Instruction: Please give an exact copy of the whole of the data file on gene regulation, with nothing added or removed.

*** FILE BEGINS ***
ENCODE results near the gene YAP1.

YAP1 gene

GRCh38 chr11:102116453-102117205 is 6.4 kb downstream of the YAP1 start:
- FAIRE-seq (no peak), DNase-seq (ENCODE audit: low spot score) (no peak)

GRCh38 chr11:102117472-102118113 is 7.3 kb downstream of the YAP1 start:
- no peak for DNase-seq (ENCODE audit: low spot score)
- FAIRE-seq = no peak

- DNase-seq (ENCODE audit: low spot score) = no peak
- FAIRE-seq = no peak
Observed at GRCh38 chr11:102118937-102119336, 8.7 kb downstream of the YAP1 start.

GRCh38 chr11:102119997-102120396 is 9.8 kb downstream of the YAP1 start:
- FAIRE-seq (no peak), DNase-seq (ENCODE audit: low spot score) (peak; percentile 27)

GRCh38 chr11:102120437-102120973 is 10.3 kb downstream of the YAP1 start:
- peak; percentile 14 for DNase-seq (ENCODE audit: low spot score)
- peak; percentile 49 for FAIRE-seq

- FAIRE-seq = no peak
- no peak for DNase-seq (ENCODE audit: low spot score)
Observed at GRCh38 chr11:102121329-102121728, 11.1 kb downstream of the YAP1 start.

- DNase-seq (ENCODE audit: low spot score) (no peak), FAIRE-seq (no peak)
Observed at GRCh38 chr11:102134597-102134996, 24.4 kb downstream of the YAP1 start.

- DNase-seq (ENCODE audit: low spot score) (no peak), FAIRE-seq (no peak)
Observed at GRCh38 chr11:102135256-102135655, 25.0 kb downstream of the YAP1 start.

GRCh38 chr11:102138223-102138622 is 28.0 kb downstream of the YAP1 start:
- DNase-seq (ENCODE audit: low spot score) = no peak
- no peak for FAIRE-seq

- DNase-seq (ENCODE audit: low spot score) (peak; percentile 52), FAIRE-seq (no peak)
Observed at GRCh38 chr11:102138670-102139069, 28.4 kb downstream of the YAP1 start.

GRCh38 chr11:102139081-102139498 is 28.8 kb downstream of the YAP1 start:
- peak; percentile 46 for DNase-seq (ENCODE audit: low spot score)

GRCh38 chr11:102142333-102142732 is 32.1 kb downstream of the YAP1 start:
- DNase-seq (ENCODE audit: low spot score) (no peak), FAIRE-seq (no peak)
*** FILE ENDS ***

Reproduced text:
ENCODE results near the gene YAP1.

YAP1 gene

GRCh38 chr11:102116453-102117205 is 6.4 kb downstream of the YAP1 start:
- FAIRE-seq (no peak), DNase-seq (ENCODE audit: low spot score) (no peak)

GRCh38 chr11:102117472-102118113 is 7.3 kb downstream of the YAP1 start:
- no peak for DNase-seq (ENCODE audit: low spot score)
- FAIRE-seq = no peak

- DNase-seq (ENCODE audit: low spot score) = no peak
- FAIRE-seq = no peak
Observed at GRCh38 chr11:102118937-102119336, 8.7 kb downstream of the YAP1 start.

GRCh38 chr11:102119997-102120396 is 9.8 kb downstream of the YAP1 start:
- FAIRE-seq (no peak), DNase-seq (ENCODE audit: low spot score) (peak; percentile 27)

GRCh38 chr11:102120437-102120973 is 10.3 kb downstream of the YAP1 start:
- peak; percentile 14 for DNase-seq (ENCODE audit: low spot score)
- peak; percentile 49 for FAIRE-seq

- FAIRE-seq = no peak
- no peak for DNase-seq (ENCODE audit: low spot score)
Observed at GRCh38 chr11:102121329-102121728, 11.1 kb downstream of the YAP1 start.

- DNase-seq (ENCODE audit: low spot score) (no peak), FAIRE-seq (no peak)
Observed at GRCh38 chr11:102134597-102134996, 24.4 kb downstream of the YAP1 start.

- DNase-seq (ENCODE audit: low spot score) (no peak), FAIRE-seq (no peak)
Observed at GRCh38 chr11:102135256-102135655, 25.0 kb downstream of the YAP1 start.

GRCh38 chr11:102138223-102138622 is 28.0 kb downstream of the YAP1 start:
- DNase-seq (ENCODE audit: low spot score) = no peak
- no peak for FAIRE-seq

- DNase-seq (ENCODE audit: low spot score) (peak; percentile 52), FAIRE-seq (no peak)
Observed at GRCh38 chr11:102138670-102139069, 28.4 kb downstream of the YAP1 start.

GRCh38 chr11:102139081-102139498 is 28.8 kb downstream of the YAP1 start:
- peak; percentile 46 for DNase-seq (ENCODE audit: low spot score)

GRCh38 chr11:102142333-102142732 is 32.1 kb downstream of the YAP1 start:
- DNase-seq (ENCODE audit: low spot score) (no peak), FAIRE-seq (no peak)